GATLINBURG, Tenn. — While this Smoky Mountain tourist destination is open for business after a devastating wildfire last month, many visitors are gawking at the damage instead of shopping or visiting attractions, people who make their livelihood in the town said.
Most of downtown reopened Dec. 9, taking less than two weeks to repair and clean up after the fire that killed 14 people and destroyed nearly 1,700 homes and businesses. And it's largely intact.
"Since the fires, we're down about 50%, 50% plus, I'll put it that way,” said Eric Hensley, vice president of Deux Ron Inc., which owns the Space Needle, Arcadia, Slice Pizza Bakery, The Captured Escape Game, and Iris Theater. "We were up 25% over 2015. Now we're down 50% over 2015.”
The town's main street is unscathed, and a lot of people erroneously think that all of their favorite destinations, such as the Space Needle, are gone, Hensley said.
"A lot of people come in and they believe there may not be a Gatlinburg at all to come to," he said. "A lot canceled vacations.”
Business in winter was never wonderful, but it’s usually better than now, said Minnie De La Cruz, desk clerk at the Museum of Salt & Pepper Shakers. On Sunday, the weather in the mountains was 65 and partly cloudy.
For the next three days, temperatures are expected to be in the high 50s and low 60s with some showers moving in Tuesday. For the three-day New Year's holiday weekend, expect 50 degrees and some showers, forecasters said.
On Gatlinburg's first post-fire weekend, 90% of people who came more than 150 miles had been there before, according to an Internet Marketing Expert Group survey of 520 visitors. Nearly two-thirds of those people said they saw less damage than they expected, and everyone said they would recommend Gatlinburg to others.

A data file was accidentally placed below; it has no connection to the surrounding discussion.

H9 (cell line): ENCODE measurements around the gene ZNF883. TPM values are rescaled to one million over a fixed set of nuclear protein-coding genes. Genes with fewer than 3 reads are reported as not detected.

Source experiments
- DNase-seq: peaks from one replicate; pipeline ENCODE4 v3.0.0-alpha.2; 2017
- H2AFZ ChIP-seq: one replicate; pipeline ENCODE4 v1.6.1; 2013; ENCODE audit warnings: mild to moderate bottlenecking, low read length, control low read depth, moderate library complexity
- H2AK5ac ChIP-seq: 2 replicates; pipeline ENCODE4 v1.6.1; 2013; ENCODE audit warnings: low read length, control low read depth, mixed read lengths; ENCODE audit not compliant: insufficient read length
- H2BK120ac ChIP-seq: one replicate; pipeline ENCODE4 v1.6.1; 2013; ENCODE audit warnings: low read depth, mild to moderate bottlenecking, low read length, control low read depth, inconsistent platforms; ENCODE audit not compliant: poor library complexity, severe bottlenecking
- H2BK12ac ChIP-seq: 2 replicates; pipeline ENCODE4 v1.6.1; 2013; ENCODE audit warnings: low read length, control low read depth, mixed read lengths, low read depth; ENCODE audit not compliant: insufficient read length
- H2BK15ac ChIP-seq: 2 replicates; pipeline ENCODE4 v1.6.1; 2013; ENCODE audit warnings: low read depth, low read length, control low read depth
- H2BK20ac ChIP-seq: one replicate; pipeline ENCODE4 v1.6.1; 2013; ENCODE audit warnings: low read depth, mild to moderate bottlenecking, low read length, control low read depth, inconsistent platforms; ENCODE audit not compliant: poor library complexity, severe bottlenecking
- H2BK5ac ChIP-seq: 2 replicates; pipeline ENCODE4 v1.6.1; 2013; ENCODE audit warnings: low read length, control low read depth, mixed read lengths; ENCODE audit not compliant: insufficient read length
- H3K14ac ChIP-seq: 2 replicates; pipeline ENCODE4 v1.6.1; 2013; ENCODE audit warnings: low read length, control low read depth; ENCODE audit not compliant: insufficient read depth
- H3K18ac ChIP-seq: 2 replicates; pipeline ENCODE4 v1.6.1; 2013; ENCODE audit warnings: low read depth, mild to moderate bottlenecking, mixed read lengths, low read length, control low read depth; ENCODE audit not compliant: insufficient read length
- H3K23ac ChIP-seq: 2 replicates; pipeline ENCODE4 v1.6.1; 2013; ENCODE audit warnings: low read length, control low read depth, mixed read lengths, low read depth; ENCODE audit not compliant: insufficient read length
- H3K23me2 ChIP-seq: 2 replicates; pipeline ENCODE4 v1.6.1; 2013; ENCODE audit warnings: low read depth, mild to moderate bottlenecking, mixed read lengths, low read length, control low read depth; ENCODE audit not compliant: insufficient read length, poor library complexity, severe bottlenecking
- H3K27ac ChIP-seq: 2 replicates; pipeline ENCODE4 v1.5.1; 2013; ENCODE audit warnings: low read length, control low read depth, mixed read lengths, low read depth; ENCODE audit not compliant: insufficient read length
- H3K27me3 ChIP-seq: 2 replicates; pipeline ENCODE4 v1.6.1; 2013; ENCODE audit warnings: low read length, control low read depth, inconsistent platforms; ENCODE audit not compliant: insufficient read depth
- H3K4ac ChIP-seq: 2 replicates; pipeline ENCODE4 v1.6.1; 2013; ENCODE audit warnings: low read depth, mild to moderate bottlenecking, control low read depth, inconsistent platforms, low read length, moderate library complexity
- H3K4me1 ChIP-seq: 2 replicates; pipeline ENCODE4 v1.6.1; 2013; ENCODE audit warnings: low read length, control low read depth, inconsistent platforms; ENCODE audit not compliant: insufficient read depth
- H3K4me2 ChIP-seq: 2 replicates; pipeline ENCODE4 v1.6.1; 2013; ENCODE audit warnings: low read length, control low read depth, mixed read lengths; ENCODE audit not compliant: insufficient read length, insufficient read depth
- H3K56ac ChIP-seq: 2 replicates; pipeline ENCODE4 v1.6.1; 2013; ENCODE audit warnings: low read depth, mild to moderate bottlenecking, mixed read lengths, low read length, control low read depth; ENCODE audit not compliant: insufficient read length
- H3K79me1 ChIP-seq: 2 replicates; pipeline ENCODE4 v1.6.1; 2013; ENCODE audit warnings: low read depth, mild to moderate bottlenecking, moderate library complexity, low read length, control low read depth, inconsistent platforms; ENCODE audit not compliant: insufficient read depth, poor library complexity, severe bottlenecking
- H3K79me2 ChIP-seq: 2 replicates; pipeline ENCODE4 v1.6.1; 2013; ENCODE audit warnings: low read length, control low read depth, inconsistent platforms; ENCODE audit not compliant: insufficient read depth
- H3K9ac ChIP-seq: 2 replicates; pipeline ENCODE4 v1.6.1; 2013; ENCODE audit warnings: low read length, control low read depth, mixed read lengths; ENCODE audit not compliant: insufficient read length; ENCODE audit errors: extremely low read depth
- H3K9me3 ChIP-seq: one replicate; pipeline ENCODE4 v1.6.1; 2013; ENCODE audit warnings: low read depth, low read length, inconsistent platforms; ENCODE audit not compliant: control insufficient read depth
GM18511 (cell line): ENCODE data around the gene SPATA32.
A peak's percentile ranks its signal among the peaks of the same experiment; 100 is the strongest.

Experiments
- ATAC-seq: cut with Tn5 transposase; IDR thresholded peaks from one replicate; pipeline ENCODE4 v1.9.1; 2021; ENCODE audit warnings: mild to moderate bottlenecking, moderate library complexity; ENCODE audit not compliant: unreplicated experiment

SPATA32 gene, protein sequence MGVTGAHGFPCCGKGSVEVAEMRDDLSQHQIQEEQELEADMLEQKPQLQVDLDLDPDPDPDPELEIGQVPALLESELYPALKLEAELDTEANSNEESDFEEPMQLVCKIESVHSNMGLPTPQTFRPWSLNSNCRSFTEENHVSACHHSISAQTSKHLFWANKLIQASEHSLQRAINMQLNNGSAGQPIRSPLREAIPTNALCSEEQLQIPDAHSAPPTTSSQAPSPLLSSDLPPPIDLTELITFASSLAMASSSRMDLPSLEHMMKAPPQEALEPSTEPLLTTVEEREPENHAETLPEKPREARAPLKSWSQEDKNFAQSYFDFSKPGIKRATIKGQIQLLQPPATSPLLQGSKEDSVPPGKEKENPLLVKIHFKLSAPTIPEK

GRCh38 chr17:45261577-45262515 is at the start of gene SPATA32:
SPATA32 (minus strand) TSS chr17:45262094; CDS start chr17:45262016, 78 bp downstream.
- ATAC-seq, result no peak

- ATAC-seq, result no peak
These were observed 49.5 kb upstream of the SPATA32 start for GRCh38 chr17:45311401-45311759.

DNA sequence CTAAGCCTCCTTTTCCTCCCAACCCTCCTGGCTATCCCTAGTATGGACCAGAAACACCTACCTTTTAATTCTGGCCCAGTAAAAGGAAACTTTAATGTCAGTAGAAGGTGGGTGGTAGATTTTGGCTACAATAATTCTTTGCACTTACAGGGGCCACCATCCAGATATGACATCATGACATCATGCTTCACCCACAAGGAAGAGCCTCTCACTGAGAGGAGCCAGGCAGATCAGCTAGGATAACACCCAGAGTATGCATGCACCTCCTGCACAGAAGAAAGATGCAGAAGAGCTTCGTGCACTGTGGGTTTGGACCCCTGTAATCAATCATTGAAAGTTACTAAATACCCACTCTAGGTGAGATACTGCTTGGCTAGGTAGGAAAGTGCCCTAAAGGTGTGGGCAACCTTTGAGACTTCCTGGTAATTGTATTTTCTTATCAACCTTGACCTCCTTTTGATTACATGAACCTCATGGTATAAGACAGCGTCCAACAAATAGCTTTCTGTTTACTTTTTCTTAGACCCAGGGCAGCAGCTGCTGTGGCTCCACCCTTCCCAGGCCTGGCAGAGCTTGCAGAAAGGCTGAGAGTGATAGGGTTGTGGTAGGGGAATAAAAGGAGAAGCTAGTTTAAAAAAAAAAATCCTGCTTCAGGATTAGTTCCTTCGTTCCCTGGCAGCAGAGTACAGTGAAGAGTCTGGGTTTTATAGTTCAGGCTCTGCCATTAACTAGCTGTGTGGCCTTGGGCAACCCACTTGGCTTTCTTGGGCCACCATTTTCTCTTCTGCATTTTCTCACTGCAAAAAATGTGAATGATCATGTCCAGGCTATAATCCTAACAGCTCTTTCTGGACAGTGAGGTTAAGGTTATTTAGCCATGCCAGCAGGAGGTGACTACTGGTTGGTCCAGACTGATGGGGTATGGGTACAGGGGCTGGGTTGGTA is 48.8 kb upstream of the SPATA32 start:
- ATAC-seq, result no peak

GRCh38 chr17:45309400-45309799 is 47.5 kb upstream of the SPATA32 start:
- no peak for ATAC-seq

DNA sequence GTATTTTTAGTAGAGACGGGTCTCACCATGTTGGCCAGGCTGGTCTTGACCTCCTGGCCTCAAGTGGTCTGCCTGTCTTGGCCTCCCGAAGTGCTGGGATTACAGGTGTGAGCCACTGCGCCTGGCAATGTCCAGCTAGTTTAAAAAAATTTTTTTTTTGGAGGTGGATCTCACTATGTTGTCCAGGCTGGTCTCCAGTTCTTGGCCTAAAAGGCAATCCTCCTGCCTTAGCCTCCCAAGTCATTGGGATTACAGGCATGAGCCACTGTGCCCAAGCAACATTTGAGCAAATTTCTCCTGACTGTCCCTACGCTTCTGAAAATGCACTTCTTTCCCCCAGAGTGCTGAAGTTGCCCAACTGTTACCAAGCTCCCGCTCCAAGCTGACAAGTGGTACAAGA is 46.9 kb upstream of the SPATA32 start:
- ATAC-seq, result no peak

In 2015, tourism spending had $2 billion in economic impact in Sevier County as a whole — which includes Pigeon Forge where Dolly Parton has her Dollywoodamusement park and hotel and Sevierville, the first town tourists encounter as they head up the mountain to Gatlinburg. That's third in the state behind the counties that contain Nashville and Memphis, according to Cindy Dupree, director of communications for the Tennessee Department of Tourist Development.
State officials have not estimated yet how much the fire will hurt this year's total.
From his seat at a pay parking lot just off the Parkway in Gatlinburg, Mike Mathis can see the ruins of burned houses on surrounding hills. But the business strip looks as though nothing happened, he said.
While business is still a little slow, “it’s definitely coming back,” Mathis said.
Tammy Banks, manager of a Flapjack's Pancake Cabin location in Gatlinburg, thinks so too.
"It started slower but it's picking up," she said. "The mountains are our biggest asset, and they're still here.”
Ken Kooch, manager of Fudge Shoppe of the Smokies next to Ripley's Odditorium in Gatlinburg, blames media for his lack of business.
"Of course, it's going to be slower because the national news is telling people 70% of the town is burned down. What burned down is people's residences outside of the city,” Kooch said. "National news is killing us."
When national news outlets left after several days, the big stories stopped, leaving the impression of widespread destruction, he said. Even calls for donations on local radio may drive away tourists who listen online.
Gatlinburg benefits from being 300 miles or less as the crow flies from many urban areas, including Atlanta, Charlotte, Cincinnati, Louisville and Nashville. And it's 500 miles or less, about a day's drive, from Chicago, Cleveland, Detroit, the District of Columbia, Little Rock, Memphis and St. Louis. Add a dozen more miles and Orlando is included.
"It's starting to pick back up slowly," Kevin Long, attendant at Smoky Mountain Fantasy Golf in Pigeon Forge, said about business. Now he’s getting customers from other states and is assuring callers that the mini-golf course will be open the week between Christmas and New Year's.
Three-day weekends are an especially important part of business because of the area's accessibility via Interstate 40, yet remoteness at the border of Great Smoky Mountains National Park.
The fires in the mountains created a public relations problem days before they destroyed homes, said Clell Ogle, owner of Factories Outlet China & Gift Mart. People who had planned a week of vacation in the area would leave early because of smoke.
Business is the slowest Ogle has seen in 32 years at his Pigeon Forge store and one near Interstate 40. Though traffic has returned, fewer people are actually buying, he said.
He doesn't blame it all on the wildfire. Floods in areas such as Alabama and Louisiana, which where many vacationers live, may have prevented trips too.
“When you have disasters like that, that affects everything,” Ogle said.
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